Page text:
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Re: Two GRUB setup can boot one each of two installs, but not theother,

From: Michael Evans
Subject: Re: Two GRUB setup can boot one each of two installs, but not theother, why?
Date: Fri, 18 Dec 2009 17:53:09 -0800

On Fri, Dec 18, 2009 at 1:10 PM,  <address@hidden> wrote:
> -----Original message-----
> From: Michael Evans address@hidden
> Date: Fri, 18 Dec 2009 14:53:20 -0500
> To: Yavuz Onder address@hidden
> Subject: Re: Two GRUB setup can boot one each of two installs, but not 
> theother, why?
>> On Thu, Dec 17, 2009 at 3:49 PM, Yavuz Onder <address@hidden> wrote:
>> > Michael Evans wrote:
>> >>
>> >> On Thu, Dec 17, 2009 at 5:27 AM,  <address@hidden> wrote:
>> >>
>> >>>
>> >>> Hi,
>> >>>
>> >>> I have a very strange GRUB problem, that got me totally stumped.
>> >>> [my info removed for brevity]
>> >>
>> >> Your problem is most likely caused by an over-helpful BIOS which is
>> >> re-mapping physical devices so that whichever device is selected as
>> >> the 'boot' device is setup as the 0th BIOS drive.
>> >>
>> >> In this case for one of the two grub installs you must refer to the
>> >> drive your Linux installs are on by some other name; very likely by
>> >> using a custom file to specify that (hd1) is actually
>> >> /dev/whatever.
>> >>
>> >> Thus one drive would be installed as normal.
>> >> The other drive would be setup (manual grub install) with a device-map
>> >> file.
>> >>
>> >> Since the device-map file would re-define the hard drives the actual
>> >> grub.conf file can be the same for both installs.
>> >>
>> >>
>> >
>> > Thanks, but I am not using any disk drive spec at all, but only UUIDs.
>> >
>> > I am pretty much forced to work with UUIDs as I frequently add extra disks
>> > and (hdn,m) format always poses a moving target.
>> >
>> > Can you suggest a work around with UUIDs left in picture? Where is that
>> > "device-map file"? Will removing it help?
>> >
>> > I can get rid of one of the MBRs happily if the remaining one would work.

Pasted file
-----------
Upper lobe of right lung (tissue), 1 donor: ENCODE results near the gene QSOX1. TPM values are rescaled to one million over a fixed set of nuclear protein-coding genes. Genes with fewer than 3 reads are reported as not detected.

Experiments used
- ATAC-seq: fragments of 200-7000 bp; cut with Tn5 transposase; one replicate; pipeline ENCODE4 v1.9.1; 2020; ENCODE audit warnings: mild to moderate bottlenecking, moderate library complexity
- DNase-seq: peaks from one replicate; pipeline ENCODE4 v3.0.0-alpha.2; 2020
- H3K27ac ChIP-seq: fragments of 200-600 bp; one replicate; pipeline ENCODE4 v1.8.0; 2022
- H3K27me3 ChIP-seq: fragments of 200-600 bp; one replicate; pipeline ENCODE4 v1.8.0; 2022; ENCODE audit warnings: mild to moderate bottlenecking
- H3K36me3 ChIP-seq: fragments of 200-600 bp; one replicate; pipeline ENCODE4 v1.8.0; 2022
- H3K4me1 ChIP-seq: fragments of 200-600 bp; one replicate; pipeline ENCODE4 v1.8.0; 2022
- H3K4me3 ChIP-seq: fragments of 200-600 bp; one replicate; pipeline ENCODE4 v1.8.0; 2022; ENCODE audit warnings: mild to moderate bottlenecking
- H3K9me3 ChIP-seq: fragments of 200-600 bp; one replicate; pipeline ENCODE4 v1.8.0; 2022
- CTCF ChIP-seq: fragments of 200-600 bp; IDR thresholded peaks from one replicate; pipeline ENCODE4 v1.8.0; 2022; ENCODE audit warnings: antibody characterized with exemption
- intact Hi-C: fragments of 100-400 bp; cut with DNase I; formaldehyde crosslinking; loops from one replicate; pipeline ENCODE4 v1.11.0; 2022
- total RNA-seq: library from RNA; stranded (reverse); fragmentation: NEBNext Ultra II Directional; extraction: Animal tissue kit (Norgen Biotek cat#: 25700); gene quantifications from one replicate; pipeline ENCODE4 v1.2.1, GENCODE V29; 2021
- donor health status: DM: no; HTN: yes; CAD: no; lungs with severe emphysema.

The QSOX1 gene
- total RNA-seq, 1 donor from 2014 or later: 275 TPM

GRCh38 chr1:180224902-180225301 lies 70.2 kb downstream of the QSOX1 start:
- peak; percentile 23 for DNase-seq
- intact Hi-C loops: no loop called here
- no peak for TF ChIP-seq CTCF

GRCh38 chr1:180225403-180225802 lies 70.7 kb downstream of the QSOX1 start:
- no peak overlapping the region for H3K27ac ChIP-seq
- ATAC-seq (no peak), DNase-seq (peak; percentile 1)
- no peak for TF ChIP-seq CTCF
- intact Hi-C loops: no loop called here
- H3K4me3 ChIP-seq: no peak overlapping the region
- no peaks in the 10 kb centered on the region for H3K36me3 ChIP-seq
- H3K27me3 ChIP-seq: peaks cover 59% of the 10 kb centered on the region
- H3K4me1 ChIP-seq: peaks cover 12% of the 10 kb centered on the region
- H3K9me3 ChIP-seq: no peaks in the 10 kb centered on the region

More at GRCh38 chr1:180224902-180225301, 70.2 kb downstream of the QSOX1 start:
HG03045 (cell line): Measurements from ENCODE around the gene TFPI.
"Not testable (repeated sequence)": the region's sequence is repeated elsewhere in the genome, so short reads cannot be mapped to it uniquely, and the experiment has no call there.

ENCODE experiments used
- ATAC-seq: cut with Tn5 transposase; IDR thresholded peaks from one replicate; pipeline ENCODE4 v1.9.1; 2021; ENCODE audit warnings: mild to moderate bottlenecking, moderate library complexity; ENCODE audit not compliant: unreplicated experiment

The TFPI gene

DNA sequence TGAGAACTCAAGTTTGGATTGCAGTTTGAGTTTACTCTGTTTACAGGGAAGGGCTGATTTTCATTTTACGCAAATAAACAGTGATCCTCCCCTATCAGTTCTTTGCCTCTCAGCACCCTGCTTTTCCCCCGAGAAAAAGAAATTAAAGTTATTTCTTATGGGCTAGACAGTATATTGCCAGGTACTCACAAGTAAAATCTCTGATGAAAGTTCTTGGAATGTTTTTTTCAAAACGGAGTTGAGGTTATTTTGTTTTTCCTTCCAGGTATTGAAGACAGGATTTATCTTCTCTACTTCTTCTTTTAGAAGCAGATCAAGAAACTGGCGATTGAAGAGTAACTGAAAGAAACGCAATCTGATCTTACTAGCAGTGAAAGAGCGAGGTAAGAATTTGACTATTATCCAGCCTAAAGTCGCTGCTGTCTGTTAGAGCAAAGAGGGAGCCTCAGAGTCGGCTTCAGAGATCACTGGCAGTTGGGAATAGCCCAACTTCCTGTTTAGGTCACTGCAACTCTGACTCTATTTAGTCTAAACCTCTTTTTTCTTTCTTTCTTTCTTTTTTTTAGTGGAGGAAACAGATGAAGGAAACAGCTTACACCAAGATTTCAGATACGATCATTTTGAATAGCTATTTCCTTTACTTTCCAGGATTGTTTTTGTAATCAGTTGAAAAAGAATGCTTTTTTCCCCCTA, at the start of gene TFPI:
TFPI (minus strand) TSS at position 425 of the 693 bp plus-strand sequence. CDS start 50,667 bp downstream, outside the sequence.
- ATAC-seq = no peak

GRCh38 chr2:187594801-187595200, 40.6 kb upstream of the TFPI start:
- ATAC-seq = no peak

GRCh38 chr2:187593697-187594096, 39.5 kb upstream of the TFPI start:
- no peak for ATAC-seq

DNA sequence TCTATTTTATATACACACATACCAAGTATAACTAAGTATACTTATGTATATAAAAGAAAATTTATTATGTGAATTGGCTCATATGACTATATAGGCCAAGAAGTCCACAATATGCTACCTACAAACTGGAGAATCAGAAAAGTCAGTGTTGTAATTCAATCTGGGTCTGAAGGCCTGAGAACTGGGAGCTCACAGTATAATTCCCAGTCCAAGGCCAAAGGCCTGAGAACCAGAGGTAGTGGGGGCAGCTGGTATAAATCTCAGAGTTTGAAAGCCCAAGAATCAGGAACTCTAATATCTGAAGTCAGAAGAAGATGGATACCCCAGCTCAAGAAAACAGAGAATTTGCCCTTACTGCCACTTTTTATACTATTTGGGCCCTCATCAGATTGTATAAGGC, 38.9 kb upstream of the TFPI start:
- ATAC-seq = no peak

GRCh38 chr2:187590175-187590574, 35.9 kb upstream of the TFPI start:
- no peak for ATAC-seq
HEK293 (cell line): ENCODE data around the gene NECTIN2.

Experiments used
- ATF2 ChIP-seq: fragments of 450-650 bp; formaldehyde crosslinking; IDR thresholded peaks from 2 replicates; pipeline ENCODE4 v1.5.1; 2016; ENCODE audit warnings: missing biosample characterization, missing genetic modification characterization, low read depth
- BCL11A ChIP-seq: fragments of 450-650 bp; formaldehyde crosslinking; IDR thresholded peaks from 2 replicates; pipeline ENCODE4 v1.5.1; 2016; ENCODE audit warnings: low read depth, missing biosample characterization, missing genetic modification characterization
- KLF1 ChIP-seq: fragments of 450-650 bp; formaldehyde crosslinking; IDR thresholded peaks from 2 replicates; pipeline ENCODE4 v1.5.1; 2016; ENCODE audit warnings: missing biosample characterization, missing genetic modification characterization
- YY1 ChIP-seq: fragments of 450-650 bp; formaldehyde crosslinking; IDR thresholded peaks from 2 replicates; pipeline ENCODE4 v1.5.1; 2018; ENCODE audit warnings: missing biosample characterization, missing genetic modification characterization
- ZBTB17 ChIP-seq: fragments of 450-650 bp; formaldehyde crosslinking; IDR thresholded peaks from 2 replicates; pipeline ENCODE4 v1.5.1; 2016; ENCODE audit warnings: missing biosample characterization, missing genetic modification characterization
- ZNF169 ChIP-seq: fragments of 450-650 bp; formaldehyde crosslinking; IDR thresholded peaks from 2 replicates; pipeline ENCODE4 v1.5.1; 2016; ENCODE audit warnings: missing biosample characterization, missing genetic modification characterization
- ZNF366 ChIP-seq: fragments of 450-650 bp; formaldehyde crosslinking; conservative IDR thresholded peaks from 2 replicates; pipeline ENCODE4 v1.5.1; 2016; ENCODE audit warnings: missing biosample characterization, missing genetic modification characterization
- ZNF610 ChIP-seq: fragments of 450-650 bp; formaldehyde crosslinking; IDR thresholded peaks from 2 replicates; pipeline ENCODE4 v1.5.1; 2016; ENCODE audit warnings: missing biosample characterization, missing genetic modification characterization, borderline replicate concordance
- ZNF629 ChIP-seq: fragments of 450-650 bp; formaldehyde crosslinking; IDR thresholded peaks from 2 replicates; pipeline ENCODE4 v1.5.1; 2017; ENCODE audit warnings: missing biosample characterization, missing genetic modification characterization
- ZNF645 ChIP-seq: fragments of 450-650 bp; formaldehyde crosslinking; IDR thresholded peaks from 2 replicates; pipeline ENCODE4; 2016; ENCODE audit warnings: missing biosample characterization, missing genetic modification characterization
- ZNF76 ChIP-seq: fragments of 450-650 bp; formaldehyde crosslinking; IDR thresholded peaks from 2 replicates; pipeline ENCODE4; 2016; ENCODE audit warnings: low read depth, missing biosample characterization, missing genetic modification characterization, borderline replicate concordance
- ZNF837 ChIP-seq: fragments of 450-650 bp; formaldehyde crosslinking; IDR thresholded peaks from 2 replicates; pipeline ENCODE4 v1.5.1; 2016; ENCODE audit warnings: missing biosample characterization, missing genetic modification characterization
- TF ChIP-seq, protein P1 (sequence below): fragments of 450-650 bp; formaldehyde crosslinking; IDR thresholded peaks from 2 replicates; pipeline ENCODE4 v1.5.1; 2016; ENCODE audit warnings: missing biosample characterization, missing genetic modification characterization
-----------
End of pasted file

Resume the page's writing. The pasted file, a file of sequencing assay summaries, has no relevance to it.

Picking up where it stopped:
>> Your KERNELs are using UUIDs.  In order to _load_ grub and the
>> kernel/initrd grub needs to know what _BIOS_ drive to use.  It may be
>> worth noting that given your setup (linux on the secondary drive)
>> probably the one with the BIOS drives out of your desired order is the
>> only one that boots for you.  In that case you'd also need to use the
>> file to specify the proper order of the drives before
>> switching to it.
> O.K. I think I am seeing why my scheme is not working. I thought that, in a 
> given stanza "uuid" command line is a full replacement for "root (hdm,n)" 
> line. Apparently it is not. It is like "uuid command works, as long as it is 
> the uuid of the partition where this menu.lst resides. If not we'll just 
> ignore it and default it to
> the partition where this menu.lst resides".
> I expected (dreamed?) that GRUB would visit all disk partition and make an 
> index of diskId vs UUID. This way it would have known where to find 
> kernel/initrd of the stanza. That would make "uuid" command useful. This is 
> what I expected to be in place, but what I now realize is not part of GRUB 
> legacy. Is it part of GRUB2?
> I think the only option left to me, is chainloading two grubs into each 
> other, hoping that it will work, cross fingers.
> I conclude that GRUB cannot handle well systems with multiple disk drives 
> where user adds removes disks often. As the (hdm,n) spec of a given disk may 
> (likely will) change. Is GRUB2 better in this respect? Or is it also 
> dependent on BIOS disk numbering?
> Thanks for enlightening me.

Still incorrect:

Grub 0.9* (ala grub legacy) does not use uuid AT ALL.    Grub 0.9*
operates entirely with BIOS commands.  Literally hd(N,x) where N is a
bios drive, and x addresses a partition.  Very often it determines the
block-location of a resource it wants at (grub shell setup) install
time, and directly gets those blocks from the bios-device in question.

Grub 1.9* (ala grub2) doesn't mention uuid anywhere in the online documentation.

It seems that in both cases, UUID is __ONLY__ used AFTER your kernel
and initramfs/initrd are loaded.

It _MAY_ be that grub2 supports UUID in the configuration file and is
smart enough to map that back to a device, but if your device ordering
is not going to be the same later then you will likely still have the
requirement to somehow (I have not yet needed to do that with grub2,
so do not know) manually specify what the devices will be when

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